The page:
Echoing the views of his boss, the new US top diplomat was adamant about the need for allies to meet defense commitments. German Foreign Minister Heiko Maas emphasized Berlin’s humanitarian efforts in Syria and Iraq.
At a meeting of NATO foreign ministers in Brussels on Friday, the new US secretary of state, Mike Pompeo, chided allies, foremost among them Germany, for a lack of progress in meeting defense spending commitments.
Although German Foreign Minister Heiko Maas stressed his country’s humanitarian efforts in Syria and Iraq, adding that the new government was currently preparing a budget, he stopped shy of promising it would lead to increased defense spending.
Key points of Pompeo’s address
Pompeo, on the job for less than a day, immediately called out allies for the slow pace of spending increases.
Echoing what has been a standard US talking point for years, he told attendees that “European nations must bear the necessary responsibilities for their security and make the case to their fellow citizens why it is critical to fulfill their obligations on defense spending.”
Asked if Germany was doing enough, he said: “No. They should meet the goals they signed up for.”
He noted the US was “thrilled” that so many allies prioritized defense spending but added, “That’s what they signed up for.”
He stated that by July, the US expects to see finalized plans for meeting spending commitments.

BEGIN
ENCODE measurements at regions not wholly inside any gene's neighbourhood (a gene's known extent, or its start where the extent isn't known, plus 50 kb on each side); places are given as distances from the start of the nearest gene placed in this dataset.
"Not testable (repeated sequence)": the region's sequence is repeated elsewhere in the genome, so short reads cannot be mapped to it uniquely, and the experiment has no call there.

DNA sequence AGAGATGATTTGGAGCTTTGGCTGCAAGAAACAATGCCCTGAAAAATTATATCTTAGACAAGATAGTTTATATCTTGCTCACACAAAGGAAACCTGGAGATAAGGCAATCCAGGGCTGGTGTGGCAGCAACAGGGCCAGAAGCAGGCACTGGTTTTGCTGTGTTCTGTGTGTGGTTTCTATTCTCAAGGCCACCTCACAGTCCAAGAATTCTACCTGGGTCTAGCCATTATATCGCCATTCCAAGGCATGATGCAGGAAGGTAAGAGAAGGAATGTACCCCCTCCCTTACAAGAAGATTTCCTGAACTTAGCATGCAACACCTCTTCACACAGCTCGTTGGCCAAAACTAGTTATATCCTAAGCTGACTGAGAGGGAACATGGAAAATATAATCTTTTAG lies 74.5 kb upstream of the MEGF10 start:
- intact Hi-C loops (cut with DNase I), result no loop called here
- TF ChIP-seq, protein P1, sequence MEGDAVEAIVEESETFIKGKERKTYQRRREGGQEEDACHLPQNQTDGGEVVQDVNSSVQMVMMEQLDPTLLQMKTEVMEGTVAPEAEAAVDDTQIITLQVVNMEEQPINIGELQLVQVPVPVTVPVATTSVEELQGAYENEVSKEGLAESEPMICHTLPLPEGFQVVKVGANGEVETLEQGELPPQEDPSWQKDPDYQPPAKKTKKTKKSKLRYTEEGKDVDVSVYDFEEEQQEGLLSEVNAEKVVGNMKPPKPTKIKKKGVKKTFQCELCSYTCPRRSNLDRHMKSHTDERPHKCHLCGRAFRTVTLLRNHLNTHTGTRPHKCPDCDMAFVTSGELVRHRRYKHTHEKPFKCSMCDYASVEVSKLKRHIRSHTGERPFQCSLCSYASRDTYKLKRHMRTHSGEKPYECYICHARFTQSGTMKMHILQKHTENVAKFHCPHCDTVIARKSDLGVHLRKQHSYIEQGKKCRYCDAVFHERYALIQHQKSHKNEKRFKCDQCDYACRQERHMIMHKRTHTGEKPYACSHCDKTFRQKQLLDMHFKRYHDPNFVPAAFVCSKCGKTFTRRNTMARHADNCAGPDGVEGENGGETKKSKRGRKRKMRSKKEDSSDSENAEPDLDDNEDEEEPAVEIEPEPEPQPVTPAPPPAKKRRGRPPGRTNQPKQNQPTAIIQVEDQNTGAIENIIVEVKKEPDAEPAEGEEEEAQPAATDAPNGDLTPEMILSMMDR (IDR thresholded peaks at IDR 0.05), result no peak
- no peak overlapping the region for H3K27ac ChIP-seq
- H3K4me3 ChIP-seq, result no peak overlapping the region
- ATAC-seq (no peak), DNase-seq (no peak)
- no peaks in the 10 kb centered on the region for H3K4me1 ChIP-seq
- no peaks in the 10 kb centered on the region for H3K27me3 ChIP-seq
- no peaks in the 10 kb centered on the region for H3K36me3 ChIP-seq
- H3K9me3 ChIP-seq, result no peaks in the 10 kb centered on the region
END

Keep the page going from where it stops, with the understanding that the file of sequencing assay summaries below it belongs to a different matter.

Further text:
Pompeo also said that Russian aggression and meddling had made NATO “more indispensable than ever.”
NATO Secretary-General Jens Stoltenberg said of Pompeo’s arrival just hours after being sworn in: “I think it’s a new record. It reconfirms the commitment of the United States and President Trump to the transatlantic bond.”
German Foreign Minister Heiko Maas: Germany “has an extraordinary presence in terms of its perception of its international responsibility and we are also fulfilling our obligations to NATO.”
Not paying their dues: US President Donald Trump has repeatedly slammed NATO allies for falling short of their commitments towards NATO’s defense spending. Several NATO countries, including Germany, are way short of meeting a commitment made at a NATO summit in Wales in 2014 to spend 2 percent of their gross domestic product on defense by 2024.
Which EU countries meet the spending target: Greece, Britain, Estonia and Poland are four of NATO’s EU allies that meet the 2 percent spending target.